Events
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    The Great Grant Knit-a-Thon

    By Siobhan Pipa, on 5 June 2015

    I’ve always wanted to learn how to knit. Unfortunately a lack of hand-eye coordination and a short attention span mean that it’s a skill I’ve never quite mastered. I also really like quirky museums. So naturally the Grant Knit-a-Thon, organised by the UCL Grant Museum of Zoology as part of this year’s UCL Festival of the Arts, seemed like the perfect event to me.

    Knitted armadillo on display at Grant Museum  (C) Grant Museum

    Knitted armadillo on display at Grant Museum
    (C) Grant Museum

    Teaming up with East London yarning collective, Prick Your Finger, the Grant Museum offered novices and experts alike a day of knitting, crocheting and stitching – all whilst giving us the chance to explore the museum’s current exhibition ‘Strange Creatures: The art of unknown animals’.

    The knit-a-thon was inspired by one of the pieces currently on display in ‘Strange Creatures’ – Ruth Marshall’s knitted Tasmanian Tiger skin. The knitted pelt was chosen for inclusion in the exhibition by Sarah Wade (UCL History of Art), co-curator of ‘Strange Creatures’.

    As part of the knit-a-thon activities, Sarah gave a fascinating talk on how natural history museums use contemporary art and craft to engage with visitors.

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    Grant Museum Show’n’Tell: Soda Lakes

    By Irrum Ali, on 29 October 2014

    Cichlid fish. Image courtesy of  Dean Veall and Antonia Ford

    Cichlid fish. Image courtesy of
    Dean Veall and Antonia Ford

    The Grant Museum of Zoology is just one of UCL’s many interesting and engaging museums, conveniently located almost directly opposite the Quad, and so, perfect for a fly-by lunchtime visit.

    The museum hosts plenty of events throughout the year including its exciting Show’n’Tell series. I took the opportunity to go along to an edition and hosted on Wednesday 22 October.

    Home to no less than 68,000 fascinating objects, the museum’s collection covers everything from the Tasmanian tiger and Dodo to brain matter and skeletons from species right across the animal kingdom. I heard from a UCL researcher who was asked to showcase just one object from the vast options on offer and tasked with sharing all they know about it to a keen and inquisitive audience.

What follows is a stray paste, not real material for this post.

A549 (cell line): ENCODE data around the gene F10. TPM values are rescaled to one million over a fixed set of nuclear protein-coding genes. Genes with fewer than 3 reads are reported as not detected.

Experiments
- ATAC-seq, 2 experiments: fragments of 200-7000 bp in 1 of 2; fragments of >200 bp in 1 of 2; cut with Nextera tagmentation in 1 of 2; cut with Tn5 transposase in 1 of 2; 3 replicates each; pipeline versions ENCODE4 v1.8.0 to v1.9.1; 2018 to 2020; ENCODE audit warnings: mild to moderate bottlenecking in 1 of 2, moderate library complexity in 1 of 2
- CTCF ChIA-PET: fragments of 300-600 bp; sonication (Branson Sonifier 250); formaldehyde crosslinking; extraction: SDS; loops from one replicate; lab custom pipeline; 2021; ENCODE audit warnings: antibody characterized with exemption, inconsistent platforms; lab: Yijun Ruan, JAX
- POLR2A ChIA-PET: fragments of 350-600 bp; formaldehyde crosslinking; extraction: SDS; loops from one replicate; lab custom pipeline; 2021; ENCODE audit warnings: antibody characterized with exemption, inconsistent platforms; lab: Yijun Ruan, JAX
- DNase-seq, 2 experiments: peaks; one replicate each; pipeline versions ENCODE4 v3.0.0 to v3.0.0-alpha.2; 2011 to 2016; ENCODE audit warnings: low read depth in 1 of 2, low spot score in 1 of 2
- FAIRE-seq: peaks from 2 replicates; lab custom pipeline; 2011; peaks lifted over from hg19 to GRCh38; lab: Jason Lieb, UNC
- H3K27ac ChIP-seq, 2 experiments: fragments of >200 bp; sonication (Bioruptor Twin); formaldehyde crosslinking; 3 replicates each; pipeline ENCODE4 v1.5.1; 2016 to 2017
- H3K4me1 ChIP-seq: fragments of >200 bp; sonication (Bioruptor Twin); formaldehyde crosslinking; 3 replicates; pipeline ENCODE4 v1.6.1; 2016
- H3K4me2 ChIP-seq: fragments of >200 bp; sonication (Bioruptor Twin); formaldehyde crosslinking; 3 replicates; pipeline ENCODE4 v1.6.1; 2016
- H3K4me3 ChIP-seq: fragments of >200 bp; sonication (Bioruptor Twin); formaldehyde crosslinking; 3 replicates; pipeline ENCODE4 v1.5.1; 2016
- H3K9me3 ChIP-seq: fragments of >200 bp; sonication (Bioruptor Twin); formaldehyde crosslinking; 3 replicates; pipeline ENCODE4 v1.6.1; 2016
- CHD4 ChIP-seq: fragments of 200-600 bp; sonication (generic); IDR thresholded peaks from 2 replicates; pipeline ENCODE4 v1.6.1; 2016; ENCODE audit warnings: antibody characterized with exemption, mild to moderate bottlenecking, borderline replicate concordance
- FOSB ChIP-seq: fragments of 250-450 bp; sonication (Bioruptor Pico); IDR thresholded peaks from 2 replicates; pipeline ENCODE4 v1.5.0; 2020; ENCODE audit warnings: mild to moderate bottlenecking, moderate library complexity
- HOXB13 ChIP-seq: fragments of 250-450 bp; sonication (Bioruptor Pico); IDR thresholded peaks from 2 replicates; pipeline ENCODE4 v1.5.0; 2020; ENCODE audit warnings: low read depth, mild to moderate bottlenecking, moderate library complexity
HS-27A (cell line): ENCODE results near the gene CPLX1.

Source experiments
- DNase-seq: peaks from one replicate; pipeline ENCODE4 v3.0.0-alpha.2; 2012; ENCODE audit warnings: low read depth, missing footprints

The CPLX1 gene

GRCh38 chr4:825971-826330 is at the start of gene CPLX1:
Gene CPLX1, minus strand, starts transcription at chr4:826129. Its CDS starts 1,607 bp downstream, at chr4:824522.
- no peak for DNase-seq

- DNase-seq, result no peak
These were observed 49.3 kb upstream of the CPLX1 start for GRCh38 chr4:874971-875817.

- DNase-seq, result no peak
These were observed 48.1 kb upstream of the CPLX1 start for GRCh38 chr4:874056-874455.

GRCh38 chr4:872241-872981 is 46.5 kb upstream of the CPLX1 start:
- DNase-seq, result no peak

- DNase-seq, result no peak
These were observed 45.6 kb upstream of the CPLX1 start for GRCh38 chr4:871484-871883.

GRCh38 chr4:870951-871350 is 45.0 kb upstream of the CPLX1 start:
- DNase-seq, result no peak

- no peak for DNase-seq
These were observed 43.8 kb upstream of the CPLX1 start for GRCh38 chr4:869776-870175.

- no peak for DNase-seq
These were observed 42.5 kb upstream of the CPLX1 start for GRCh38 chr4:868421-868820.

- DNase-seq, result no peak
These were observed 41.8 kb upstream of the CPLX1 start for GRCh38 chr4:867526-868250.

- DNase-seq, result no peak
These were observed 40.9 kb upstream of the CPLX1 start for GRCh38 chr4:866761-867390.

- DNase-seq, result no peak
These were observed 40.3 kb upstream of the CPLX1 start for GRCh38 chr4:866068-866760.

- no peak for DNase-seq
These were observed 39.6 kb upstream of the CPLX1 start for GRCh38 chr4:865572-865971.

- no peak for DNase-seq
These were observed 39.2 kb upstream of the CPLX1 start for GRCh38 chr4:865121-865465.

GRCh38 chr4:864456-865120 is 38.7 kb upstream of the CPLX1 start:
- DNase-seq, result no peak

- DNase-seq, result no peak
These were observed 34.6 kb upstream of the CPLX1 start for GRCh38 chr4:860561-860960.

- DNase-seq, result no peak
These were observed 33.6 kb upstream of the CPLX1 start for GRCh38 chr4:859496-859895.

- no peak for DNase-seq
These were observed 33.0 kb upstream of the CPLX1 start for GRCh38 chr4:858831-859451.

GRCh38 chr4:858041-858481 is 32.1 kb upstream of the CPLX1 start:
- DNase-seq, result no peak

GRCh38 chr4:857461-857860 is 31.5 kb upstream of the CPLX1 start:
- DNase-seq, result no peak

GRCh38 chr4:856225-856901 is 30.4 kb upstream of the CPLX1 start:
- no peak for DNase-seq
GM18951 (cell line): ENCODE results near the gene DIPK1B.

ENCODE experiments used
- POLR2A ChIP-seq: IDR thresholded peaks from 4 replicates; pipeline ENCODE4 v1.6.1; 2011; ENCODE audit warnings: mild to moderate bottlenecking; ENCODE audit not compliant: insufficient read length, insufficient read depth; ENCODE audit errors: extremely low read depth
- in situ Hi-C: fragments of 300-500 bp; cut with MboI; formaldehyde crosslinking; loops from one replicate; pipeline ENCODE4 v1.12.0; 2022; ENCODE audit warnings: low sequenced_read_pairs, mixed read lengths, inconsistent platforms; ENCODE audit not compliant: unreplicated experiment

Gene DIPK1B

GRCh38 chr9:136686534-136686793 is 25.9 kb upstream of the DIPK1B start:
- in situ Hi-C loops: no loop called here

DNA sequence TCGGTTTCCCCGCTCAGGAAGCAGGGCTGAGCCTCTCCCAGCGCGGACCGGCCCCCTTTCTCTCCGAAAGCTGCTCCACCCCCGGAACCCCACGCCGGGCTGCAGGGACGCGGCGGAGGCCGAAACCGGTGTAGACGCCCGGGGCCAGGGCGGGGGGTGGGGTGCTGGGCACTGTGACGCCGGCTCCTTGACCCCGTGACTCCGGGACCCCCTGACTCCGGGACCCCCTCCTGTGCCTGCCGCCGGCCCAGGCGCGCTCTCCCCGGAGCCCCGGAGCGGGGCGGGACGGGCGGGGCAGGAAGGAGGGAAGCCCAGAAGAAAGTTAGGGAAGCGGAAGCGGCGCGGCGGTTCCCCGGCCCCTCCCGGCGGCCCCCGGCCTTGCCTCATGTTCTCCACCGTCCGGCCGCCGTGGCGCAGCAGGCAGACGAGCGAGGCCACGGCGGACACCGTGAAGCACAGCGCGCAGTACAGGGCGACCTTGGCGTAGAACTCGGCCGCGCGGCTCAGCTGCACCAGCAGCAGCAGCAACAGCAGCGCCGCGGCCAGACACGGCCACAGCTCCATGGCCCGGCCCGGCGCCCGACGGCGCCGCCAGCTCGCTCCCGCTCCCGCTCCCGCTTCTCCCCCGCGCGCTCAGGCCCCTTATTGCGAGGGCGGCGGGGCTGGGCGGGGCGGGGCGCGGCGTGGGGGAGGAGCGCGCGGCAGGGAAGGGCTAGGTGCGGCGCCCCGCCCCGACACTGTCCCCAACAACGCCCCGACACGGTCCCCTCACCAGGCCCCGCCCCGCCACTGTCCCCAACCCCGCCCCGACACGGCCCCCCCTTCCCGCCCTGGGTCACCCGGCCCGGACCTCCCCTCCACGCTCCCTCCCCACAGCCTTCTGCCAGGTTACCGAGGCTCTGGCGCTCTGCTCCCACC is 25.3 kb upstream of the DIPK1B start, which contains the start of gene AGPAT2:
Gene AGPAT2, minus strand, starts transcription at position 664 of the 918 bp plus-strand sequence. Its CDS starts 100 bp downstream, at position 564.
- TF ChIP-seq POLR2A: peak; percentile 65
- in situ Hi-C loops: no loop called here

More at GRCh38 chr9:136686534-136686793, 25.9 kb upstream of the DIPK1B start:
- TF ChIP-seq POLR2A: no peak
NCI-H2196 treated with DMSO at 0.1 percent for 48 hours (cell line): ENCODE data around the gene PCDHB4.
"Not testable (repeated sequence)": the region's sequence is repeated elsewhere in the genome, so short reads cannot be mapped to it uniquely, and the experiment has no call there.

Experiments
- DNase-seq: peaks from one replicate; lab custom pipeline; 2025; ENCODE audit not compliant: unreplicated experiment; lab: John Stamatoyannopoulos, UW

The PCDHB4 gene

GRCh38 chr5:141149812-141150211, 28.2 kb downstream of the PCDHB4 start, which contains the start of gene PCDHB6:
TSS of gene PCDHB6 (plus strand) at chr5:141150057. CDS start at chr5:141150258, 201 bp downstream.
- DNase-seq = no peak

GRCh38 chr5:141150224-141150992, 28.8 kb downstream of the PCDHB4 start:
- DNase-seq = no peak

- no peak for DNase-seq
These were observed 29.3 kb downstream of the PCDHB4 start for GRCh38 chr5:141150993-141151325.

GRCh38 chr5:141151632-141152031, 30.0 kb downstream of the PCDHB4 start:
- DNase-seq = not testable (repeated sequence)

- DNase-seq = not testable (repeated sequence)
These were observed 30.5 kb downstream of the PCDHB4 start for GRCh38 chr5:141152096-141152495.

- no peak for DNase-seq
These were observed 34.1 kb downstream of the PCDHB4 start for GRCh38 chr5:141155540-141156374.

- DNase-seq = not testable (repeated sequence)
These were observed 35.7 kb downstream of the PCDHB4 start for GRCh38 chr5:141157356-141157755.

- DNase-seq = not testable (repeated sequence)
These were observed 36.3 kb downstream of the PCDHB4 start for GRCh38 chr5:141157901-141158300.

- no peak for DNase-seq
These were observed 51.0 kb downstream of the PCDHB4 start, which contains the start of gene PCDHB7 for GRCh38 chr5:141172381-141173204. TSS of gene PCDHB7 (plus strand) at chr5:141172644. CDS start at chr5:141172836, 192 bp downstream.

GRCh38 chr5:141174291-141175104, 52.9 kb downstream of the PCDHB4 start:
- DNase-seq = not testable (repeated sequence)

It was certainly a unique experience to be surrounded by thousands of specimens as the talk took place at the heart of the museum among the many exhibitions. The event began with a short welcome and introduction to the museum, including an overview of its 170-year history, by our host for the hour, Dean Veall (Grant Museum, Learning and Access Officer) who then introduced PhD student Antonia Ford (UCL Genetics, Evolution and Environment).

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    The big question: too many people on the planet?

    By Katherine L Aitchison, on 17 May 2013

    Earth, courtesy of Kevin M Gill on Flickr

    Earth, courtesy of Kevin M
    Gill on Flickr

    There are currently 6.9 billion people living on our planet and with that figure set to rise, many people are worried about how long the Earth will be able to sustain us all and cope with the damage that we are inflicting on it.

    The UCL Grant Museum of Zoology has a “case of extinction” featuring, among others, dodo and Tasmanian wolf (thylacine) specimens. Both of these species were hunted to extinction by humans and since their deaths many other species have faced the same fate. Which led Dean Veall, the museum’s learning and access officer, to ask the Big Question: are there too many people on the planet?

    When the question was first posed to a packed JZ Young lecture theatre, after a glass of wine and a mooch around the Grant Museum’s always fascinating collection, the answer from the crowd was a resounding ‘yes’. But over the course of the night, we stood to have our opinions tested and potentially changed.

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    It Came From The Stores at the Grant Museum

    By James Heather, on 23 July 2012

    The summer ‘Silly Season’ at the Grant Museum is coming to an end, and to send it off in style paleobiologist and curator Mark Carnall gave a talk on some of the museum’s hidden treasures.

    Not for the faint hearted, It Came From The Stores revealed some of the weird and wonderful specimens that for one reason or another don’t make it out to the display cases.

    The Grant Museum is probably my favourite of the UCL museums. It’s a wonderful cosy natural history museum, which makes you feel like you’ve stepped back in time to some Victorian-era collection, where bottled animals and wired skeletons peer out of the display cases at you.

    There’s a very good reason for this impression, as the core collection of the museum was gathered in the early 1800s by the museum’s namesake, Robert Edmond Grant (one of Charles Darwin’s influential mentors), to serve as a teaching collection for the university.

    In the intervening centuries, various other scholars, curators and collectors have made their own additions. However, not all of these samples are out on display; at the Grant Museum only five per cent of the material they own is on show.

    This may seem surprising to those of us who aren’t in the museum trade, but apparently this is a relatively high number, with larger national museums displaying a fraction of a percent!

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